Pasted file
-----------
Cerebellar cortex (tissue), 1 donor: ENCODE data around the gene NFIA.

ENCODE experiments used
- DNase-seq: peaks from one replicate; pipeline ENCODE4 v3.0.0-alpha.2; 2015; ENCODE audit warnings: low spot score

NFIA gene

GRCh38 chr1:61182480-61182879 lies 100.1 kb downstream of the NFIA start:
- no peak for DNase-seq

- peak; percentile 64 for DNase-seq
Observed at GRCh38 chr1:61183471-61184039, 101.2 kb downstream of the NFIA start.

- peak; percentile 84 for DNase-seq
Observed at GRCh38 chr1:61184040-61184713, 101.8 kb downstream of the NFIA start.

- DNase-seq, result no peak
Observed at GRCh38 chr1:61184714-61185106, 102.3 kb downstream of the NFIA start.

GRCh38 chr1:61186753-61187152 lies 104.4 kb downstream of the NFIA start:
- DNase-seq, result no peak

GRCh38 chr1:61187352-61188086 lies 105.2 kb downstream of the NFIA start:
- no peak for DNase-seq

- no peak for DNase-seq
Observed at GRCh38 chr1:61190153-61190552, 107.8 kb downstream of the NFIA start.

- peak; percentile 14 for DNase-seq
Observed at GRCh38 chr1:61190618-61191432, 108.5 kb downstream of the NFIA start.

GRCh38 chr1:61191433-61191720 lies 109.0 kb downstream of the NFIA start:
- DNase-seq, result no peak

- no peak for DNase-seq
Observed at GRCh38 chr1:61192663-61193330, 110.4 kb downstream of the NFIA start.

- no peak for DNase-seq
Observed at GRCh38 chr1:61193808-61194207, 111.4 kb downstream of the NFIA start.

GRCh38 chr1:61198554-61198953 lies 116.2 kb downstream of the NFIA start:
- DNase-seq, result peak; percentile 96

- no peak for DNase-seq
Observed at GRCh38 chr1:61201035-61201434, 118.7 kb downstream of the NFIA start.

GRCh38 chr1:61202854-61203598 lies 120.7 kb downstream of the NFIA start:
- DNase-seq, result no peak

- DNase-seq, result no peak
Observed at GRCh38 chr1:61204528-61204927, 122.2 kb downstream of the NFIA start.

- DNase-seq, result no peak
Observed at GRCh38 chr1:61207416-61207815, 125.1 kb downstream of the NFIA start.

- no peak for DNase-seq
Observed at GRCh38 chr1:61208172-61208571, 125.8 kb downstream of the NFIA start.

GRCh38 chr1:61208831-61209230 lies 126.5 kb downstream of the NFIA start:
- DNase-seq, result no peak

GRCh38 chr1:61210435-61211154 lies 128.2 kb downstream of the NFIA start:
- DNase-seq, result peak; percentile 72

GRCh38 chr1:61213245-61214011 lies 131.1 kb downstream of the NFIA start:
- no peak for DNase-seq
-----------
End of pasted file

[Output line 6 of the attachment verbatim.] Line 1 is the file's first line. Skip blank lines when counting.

- no peak for DNase-seq